Make sure it doesn't go for a song
John Andrew on how to value an antique and sell it
Saturday 02 November 1996
Before selling anything, it is essential to have some idea of its value. Active collectors, of course, do have the advantage. However, those who have not been following the market for some time will be completely out of touch with prices. Books such as Miller's Antique Price Guide can be of assistance, but they can sometimes be misleading. Although the picture of the object in the book may appear to be the same as your piece, there could be subtle differences.
However, there is an easy way of finding out what your antiques are worth and it's free. The larger auction houses all give on-the-spot advice and valuations. Simply go to their front counter and you will be given helpful advice from a specialist without any obligation to consign the piece to auction. Valuation days are also held periodically out of town. Details will be announced in your local press.
If you cannot get to a saleroom, send a photograph of the piece, together with a description. Include measurements and a sketch of any marks.
If you know its history, also include details. As well as identifying the object, an opinion will also be given as to the price it is likely to realise at auction.
Auction houses and dealers will also value items for insurance and probate. A fee in the region of 1 per cent, plus any out-of-pocket expenses such as travel costs, is generally charged for this service. Should you not know a reliable local antique dealer, contact the British Association of Antique Dealers (Bada) or the London Association of Provincial Antique Dealers (Lapada) and request a list of their members. Both organisations have very high standards.
Lapada, which has more than 700 members, will advise you of the dealers in your area who specialise in particular subjects. The organisation categorises its members' interests into 250 specialist classifications and matches an inquirer's needs to what its membership can offer.
Having established what a particular piece is worth, you then have to decide the way in which you are going to turn your object into cash. If you know collectors who may be interested, you could always try a private sale. It is also possible to advertise in magazines or newspapers, but such a route does present a potential security risk.
The better course is to offer the piece to a dealer, or to sell at auction. While there are some dealers who will buy anything, if you have something desirable it is best to offer it to a specialist. Selling direct to the trade does mean that you will receive a specific sum instantly.
However, there could always be the nagging feeling that a better sum could have been obtained. Human nature is such that certain individuals are never happy with the price they obtain for anything. For this reason, some dealers will only buy from the public if the sellers name their price.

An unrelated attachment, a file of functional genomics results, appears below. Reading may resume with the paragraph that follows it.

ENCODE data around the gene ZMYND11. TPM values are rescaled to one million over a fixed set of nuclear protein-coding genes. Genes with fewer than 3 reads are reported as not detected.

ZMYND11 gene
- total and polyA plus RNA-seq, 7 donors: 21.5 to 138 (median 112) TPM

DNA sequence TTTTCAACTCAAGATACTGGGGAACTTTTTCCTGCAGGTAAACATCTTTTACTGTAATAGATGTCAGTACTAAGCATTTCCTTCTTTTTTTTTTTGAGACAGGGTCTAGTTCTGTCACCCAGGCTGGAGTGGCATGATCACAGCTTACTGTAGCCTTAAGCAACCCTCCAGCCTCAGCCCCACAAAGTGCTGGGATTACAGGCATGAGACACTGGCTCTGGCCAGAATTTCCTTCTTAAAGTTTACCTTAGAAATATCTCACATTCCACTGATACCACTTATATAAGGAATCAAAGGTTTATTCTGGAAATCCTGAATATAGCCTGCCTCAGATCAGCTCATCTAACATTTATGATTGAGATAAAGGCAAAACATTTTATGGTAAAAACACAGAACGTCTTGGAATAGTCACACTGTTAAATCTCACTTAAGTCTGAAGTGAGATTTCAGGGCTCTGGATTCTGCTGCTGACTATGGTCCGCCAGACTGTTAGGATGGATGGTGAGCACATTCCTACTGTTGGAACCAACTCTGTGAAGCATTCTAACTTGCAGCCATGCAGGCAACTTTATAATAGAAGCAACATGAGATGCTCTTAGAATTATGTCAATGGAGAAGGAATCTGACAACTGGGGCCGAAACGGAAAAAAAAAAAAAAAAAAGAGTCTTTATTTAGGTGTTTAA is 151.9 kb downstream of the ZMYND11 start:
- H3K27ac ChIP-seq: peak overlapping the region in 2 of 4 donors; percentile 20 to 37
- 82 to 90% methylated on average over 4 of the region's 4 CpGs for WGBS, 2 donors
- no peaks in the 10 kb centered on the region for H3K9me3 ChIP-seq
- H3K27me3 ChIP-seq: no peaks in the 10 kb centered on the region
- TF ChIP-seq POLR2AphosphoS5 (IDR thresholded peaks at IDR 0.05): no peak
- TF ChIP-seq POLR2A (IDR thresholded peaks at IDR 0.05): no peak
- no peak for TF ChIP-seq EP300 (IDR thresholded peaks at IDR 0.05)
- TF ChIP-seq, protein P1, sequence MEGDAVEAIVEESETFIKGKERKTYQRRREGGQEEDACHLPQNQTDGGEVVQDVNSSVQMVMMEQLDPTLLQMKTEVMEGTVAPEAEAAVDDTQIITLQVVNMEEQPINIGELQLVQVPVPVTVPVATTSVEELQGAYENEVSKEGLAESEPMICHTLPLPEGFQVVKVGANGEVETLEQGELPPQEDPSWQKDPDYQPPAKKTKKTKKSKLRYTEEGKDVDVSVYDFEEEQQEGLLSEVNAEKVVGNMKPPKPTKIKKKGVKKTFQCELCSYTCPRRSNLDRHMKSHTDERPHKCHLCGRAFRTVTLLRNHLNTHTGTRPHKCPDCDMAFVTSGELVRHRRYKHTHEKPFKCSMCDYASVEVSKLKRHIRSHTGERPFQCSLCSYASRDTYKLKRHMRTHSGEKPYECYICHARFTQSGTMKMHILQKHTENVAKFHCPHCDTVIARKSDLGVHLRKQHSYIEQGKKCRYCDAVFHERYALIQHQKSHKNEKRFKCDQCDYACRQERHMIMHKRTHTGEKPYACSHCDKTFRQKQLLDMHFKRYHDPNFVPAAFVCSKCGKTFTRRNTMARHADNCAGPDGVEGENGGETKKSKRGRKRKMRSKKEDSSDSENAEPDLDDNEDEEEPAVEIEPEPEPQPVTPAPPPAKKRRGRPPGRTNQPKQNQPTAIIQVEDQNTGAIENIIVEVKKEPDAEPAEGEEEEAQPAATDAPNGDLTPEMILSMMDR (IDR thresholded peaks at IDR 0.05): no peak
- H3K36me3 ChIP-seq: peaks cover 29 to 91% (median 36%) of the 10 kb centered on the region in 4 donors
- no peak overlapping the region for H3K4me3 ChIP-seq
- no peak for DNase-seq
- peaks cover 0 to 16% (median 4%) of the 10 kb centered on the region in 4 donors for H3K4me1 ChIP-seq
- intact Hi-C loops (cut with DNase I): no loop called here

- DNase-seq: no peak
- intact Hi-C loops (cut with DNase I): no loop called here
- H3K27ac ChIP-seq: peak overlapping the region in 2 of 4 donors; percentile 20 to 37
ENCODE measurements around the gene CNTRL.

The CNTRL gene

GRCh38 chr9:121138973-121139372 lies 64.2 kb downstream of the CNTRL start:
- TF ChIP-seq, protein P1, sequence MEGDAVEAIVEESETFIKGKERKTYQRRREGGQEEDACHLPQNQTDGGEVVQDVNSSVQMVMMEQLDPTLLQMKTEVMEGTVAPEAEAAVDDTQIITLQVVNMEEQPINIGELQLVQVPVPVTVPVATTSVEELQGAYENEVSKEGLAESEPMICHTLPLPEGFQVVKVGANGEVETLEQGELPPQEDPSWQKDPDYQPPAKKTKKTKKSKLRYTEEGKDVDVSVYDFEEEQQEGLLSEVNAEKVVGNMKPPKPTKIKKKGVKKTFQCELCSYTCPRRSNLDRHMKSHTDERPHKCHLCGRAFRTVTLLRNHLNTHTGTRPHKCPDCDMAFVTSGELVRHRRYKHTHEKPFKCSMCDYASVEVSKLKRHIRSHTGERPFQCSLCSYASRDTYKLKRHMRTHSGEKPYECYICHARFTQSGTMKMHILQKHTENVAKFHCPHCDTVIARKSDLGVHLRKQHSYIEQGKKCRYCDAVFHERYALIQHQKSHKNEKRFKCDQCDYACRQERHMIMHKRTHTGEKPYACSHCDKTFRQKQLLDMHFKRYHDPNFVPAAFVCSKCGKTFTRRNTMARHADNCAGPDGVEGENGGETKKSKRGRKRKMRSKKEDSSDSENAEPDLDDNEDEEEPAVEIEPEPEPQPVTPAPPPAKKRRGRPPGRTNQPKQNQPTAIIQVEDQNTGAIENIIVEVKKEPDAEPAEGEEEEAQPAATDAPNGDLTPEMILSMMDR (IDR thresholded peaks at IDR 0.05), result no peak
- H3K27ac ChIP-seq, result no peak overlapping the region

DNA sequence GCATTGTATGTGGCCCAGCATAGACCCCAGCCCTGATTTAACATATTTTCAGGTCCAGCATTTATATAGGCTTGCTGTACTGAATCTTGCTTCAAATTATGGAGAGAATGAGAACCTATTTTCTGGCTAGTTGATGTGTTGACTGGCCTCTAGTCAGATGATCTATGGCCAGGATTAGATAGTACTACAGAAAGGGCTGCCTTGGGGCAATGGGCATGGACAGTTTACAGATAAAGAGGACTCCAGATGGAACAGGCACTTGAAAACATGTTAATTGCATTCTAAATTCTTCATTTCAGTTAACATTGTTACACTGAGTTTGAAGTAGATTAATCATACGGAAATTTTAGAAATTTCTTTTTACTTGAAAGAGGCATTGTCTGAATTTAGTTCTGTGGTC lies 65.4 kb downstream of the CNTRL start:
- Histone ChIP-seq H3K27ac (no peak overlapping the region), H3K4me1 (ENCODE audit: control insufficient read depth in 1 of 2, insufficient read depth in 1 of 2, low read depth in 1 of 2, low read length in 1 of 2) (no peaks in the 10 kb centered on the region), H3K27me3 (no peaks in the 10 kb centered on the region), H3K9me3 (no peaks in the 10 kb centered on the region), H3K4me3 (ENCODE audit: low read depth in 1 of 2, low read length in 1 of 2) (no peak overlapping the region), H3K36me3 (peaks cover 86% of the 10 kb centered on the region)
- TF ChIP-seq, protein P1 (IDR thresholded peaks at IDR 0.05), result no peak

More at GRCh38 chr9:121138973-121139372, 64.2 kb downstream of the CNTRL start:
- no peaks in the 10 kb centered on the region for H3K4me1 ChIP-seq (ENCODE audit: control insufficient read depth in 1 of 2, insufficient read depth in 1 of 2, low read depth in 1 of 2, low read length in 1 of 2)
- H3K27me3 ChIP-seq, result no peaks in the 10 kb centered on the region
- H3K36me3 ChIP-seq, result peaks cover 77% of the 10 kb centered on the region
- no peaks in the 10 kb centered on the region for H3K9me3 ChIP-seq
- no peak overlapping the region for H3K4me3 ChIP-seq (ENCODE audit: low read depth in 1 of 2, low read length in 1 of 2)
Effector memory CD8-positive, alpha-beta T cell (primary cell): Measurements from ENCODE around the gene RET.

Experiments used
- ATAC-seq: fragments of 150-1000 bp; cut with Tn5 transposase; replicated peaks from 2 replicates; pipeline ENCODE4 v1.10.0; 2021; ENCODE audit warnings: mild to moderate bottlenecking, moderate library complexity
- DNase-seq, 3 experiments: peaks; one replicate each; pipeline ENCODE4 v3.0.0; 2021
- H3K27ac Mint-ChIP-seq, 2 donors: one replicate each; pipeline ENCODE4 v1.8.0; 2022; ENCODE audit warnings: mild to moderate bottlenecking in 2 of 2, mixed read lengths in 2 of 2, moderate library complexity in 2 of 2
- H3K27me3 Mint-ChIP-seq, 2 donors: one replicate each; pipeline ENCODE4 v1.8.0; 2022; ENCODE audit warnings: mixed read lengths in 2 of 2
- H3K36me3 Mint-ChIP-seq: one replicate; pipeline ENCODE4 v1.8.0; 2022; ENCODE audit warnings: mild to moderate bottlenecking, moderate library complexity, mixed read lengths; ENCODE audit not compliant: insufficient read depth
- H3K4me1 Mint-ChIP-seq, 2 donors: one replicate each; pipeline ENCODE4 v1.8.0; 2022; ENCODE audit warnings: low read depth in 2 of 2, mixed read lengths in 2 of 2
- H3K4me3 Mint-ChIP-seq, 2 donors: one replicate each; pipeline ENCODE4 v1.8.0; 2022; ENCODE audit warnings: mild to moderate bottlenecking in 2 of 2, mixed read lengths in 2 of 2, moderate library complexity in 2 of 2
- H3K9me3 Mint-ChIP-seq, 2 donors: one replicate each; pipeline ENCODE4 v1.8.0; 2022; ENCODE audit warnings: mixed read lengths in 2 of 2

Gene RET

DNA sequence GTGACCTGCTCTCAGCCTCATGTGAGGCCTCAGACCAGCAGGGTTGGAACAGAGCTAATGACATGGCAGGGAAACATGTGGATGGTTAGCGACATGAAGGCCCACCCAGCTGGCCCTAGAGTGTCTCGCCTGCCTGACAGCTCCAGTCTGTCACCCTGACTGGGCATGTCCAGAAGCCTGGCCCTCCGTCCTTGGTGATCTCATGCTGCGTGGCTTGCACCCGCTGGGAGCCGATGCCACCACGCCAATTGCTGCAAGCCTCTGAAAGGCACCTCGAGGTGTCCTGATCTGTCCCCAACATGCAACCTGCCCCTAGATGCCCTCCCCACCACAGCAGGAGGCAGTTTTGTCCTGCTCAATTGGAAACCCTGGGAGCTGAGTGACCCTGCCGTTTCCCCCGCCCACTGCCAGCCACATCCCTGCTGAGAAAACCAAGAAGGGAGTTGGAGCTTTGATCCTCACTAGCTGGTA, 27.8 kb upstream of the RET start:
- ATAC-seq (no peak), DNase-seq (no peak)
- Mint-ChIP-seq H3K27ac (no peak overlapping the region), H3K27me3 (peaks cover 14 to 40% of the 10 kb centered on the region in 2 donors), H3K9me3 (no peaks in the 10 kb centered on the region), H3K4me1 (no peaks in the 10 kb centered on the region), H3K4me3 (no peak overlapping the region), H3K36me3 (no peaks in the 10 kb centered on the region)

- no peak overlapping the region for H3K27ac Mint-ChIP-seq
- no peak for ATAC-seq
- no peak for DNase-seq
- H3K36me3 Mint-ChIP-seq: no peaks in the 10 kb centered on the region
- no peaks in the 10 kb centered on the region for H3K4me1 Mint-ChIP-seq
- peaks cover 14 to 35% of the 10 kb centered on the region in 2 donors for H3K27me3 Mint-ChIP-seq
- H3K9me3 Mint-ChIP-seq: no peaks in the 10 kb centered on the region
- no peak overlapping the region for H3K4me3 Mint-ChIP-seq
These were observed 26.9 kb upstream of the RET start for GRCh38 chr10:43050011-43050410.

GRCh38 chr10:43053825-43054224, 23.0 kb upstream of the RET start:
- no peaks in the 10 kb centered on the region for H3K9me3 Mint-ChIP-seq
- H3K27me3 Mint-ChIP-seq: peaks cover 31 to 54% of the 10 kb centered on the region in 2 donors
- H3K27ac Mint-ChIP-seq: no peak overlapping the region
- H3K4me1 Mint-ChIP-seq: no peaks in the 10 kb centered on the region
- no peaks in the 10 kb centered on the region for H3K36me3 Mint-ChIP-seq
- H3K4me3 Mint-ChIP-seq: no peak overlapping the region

Should you not need the money immediately, you can always ask a reputable dealer to sell the item for you on commission. The sum you receive will normally be better than for an outright sale, though of course, the length of time it will take to sell the piece will be unknown. Typically dealers charge around 10 to 20 per cent for this service. Naturally you should agree the minimum sum which you are prepared to accept and obtain written evidence of your arrangement.
The final method of selling is at auction. Part of the auctioneer's skill lies in putting an object into a sale which will give you the best possible price. Even at the larger auction houses, which hold regular specialist sales, the period between consigning the item and the actual sale can be eight weeks or more. There will also be a further wait of up to four weeks before you receive the proceeds.
Normally when you put an item in a sale, the auctioneer will agree a reserve with you. This is a sum below which the item will not be sold. Should it not sell, you will not be charged commission. Of course, you can stipulate a higher reserve. However, if you do this and the lot does not find a buyer, you will have to pay a commission based on your reserve price.
Naturally, the price at which the object sells depends on the bidding on the day. It is not unknown for two equally determined potential buyers to battle for possession, seemingly at any price. Equally, a very desirable object can attract little interest. You could be extremely pleased or a little disappointed with the outcome.
Auction houses charge both vendors and buyers. Sellers are typically charged a commission of 15 per cent (plus VAT). Some auction houses have a minimum charge. Additionally, there is an insurance charge, normally 1 per cent of the hammer price. If the item is illustrated in the catalogue, there will normally be a photographic fee.
Whatever course you decide to follow when selling antiques, it is important that you feel comfortable. This is my experience of consigning an object to auction. The gentleman at the first saleroom remarked: "A charming piece. It's likely to realise pounds 400." His colleague was not as enthusiastic so I moved on. At the second, an arrogant individual dismissed it with: "Only worth pounds 150." I disagreed. The specialist at the third described it as "exquisite". We agreed on a reserve of pounds 500 and it sold for pounds 600.
BADA, 20 Rutland Gate London SW7.
LAPADA, Suite 214, 535 Kings Road, London SW10. Tel: 0171-823-3511
Bonhams, Montpelier Street, London SW7. Tel: 0181-584-9161
Christie's, 8 King Street, London SWI. Tel: 0171-839-9060
Christie's South Kensington, 85 Old Brompton Road, London SW7. Tel: 0171- 581-7611
Phillips,101 New Bond Street, London W1. Tel: 0171-629-6602
Sotheby's, 34-35 New Bond Street, London W1. Tel: 0171-493-8080
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